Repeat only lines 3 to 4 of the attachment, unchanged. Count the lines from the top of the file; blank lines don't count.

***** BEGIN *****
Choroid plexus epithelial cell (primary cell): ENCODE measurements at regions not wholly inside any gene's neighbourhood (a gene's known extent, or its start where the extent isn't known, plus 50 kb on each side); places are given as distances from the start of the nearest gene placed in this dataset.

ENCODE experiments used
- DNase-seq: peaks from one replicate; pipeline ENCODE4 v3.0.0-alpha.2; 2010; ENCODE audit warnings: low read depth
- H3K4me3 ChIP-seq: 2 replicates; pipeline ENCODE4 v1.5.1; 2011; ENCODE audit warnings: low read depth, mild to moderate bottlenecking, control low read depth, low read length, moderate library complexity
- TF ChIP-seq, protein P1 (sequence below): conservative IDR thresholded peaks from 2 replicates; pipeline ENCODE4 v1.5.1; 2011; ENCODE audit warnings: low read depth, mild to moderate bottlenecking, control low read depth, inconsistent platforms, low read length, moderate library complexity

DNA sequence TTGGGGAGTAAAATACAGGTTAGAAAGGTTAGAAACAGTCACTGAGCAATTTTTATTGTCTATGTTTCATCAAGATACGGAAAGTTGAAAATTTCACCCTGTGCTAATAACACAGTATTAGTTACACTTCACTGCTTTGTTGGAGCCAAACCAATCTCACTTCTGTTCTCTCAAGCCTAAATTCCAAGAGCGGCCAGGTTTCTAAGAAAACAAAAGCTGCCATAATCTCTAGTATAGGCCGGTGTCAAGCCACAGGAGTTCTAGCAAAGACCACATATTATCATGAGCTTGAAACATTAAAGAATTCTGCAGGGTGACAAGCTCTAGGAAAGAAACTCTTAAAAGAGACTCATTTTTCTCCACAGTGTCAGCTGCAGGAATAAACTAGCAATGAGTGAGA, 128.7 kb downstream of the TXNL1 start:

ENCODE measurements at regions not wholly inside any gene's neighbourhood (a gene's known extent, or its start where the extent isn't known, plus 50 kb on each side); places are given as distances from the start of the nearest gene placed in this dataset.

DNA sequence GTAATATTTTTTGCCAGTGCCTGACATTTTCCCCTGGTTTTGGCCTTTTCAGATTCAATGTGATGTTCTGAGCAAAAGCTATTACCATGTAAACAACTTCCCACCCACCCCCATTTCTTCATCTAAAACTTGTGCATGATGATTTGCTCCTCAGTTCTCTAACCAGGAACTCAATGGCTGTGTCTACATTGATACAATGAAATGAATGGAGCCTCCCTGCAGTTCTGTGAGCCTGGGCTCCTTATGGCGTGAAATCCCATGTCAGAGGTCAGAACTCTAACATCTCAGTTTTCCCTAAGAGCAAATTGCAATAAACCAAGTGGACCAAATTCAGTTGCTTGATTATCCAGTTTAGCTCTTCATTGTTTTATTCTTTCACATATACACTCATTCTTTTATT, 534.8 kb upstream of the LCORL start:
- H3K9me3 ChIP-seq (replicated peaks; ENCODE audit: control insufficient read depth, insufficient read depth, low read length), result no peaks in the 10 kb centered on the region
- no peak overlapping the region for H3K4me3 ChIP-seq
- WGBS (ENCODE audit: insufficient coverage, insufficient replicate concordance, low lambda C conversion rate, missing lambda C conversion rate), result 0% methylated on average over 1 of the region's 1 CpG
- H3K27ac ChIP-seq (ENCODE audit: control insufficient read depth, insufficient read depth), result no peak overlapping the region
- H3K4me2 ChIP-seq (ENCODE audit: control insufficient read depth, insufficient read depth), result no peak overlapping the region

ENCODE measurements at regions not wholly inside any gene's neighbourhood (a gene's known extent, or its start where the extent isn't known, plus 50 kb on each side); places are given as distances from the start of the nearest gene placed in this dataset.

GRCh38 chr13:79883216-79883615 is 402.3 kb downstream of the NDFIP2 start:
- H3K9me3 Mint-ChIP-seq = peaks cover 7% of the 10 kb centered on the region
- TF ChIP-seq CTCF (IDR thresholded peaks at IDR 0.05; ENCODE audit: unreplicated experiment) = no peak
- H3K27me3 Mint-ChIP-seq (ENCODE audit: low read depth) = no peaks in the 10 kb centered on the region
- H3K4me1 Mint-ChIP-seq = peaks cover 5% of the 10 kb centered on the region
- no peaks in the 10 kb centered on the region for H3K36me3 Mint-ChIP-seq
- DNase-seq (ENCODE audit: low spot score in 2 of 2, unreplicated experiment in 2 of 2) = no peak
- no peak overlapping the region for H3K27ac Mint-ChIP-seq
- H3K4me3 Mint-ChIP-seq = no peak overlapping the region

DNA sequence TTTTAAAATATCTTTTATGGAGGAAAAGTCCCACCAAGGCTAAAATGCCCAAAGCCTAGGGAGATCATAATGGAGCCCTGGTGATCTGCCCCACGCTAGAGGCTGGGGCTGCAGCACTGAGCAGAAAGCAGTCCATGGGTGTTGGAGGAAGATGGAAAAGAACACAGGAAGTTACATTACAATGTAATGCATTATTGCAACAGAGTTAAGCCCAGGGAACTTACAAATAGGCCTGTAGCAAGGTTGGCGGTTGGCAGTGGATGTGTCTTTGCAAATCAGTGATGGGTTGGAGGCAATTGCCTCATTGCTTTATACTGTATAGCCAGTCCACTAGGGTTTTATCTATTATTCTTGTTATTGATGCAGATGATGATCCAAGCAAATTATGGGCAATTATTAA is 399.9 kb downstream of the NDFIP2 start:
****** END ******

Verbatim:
- DNase-seq: peaks from one replicate; pipeline ENCODE4 v3.0.0-alpha.2; 2010; ENCODE audit warnings: low read depth
- H3K4me3 ChIP-seq: 2 replicates; pipeline ENCODE4 v1.5.1; 2011; ENCODE audit warnings: low read depth, mild to moderate bottlenecking, control low read depth, low read length, moderate library complexity